A Real Threat: ISDS

The corporate controlled media have hyped the threat from IS (ISIL, ISIS), the self-proclaimed Islamic State. IS has committed horribly brutal acts in part of the Middle East. Despite all the media attention, it is relevant to note the US media didn’t mention that IS has come nowhere close to the level of killing and destruction that the US did in Iraq. Regardless, there is an urgent need for a true diplomatic effort to stop further IS crimes.

Despite being a small regional group with a relatively limited goal — the intent to restore an Islamic caliphate in the Middle East — the corporate media has managed to scare many Americans about IS being a real threat here.

Perhaps a 1957 statement from General Douglas MacArthur provides a clue about the media hype (propaganda) over IS.

Our swollen budgets constantly have been misrepresented to the public. Our government has kept us in a perpetual state of fear — kept us in a continuous stampede of patriotic fervor — with the cry of grave national emergency. Always there has been some terrible evil at home or some monstrous foreign power that was going to gobble us up if we did not blindly rally behind it by furnishing the exorbitant funds demanded. Yet, in retrospect, these disasters seem never to have happened, seem never to have been quite real.

Contrast the media hype about IS with the lack of coverage of ISDS, a real and far greater threat to Americans and to people all around the world. Among other things, ISDS threatens democracy, national sovereignty, financial stability, public health as well as the availability of clean air and water and good paying jobs.

ISDS is the Investor-State Dispute Settlement process that is part of recent so-called trade agreements. The zealots pushing ISDS are those who worship Mammon and who seemingly are willing to sacrifice everything else on the altar of short-term greed. Specifically, ISDS is being pushed by Wall Street, transnational corporations and rich investors.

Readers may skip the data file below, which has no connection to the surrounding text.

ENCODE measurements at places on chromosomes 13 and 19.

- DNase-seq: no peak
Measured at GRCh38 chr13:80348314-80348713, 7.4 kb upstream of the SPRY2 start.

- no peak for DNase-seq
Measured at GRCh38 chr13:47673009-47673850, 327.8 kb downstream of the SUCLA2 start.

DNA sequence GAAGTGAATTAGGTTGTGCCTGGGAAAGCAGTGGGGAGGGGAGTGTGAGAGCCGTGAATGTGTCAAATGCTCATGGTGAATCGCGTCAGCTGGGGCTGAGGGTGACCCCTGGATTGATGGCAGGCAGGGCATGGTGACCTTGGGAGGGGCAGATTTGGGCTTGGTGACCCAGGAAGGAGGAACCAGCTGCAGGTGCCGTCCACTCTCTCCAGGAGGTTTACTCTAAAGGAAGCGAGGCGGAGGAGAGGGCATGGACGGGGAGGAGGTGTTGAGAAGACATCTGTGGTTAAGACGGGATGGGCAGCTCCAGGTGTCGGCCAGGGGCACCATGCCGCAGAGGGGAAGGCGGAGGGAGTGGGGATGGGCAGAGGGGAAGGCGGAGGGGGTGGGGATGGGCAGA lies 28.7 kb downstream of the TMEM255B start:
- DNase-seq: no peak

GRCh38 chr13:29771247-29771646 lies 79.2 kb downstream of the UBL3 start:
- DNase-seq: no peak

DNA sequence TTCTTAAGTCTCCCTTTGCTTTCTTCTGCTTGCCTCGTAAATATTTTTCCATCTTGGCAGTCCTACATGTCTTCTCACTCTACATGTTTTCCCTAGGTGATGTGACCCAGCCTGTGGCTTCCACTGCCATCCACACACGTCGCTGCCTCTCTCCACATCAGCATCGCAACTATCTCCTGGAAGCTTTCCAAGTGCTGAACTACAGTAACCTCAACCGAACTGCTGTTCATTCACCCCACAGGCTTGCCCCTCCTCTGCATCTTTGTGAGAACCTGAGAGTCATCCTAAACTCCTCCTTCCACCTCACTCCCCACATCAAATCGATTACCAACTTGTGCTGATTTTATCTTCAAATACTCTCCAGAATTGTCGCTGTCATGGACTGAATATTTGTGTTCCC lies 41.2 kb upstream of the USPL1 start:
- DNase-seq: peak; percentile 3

Under ISDS, if a foreign corporation/investor thinks that a government’s policy reduces its profits or expected future profits, ISDS allows the foreign investor to evade the usual judicial system. Instead, the investor can bring a nation before a hearing of a tribunal of trade lawyers. These lawyers may represent an investor in one case and be an arbitrator in another case. Public interests, such as protection of public health, the environment, buy local programs, etc. take a back seat to commercial considerations in these deliberations. Laws passed by a democratic process can be overridden and national sovereignty is out the window.

If the investor wins, the government must either change the policy or pay what can turn out to be a very substantial fee. If the state wins, there is no cost to the investor. In addition, the ISDS is even more one-sided as the state has no corresponding right to bring an original claim against the foreign investor.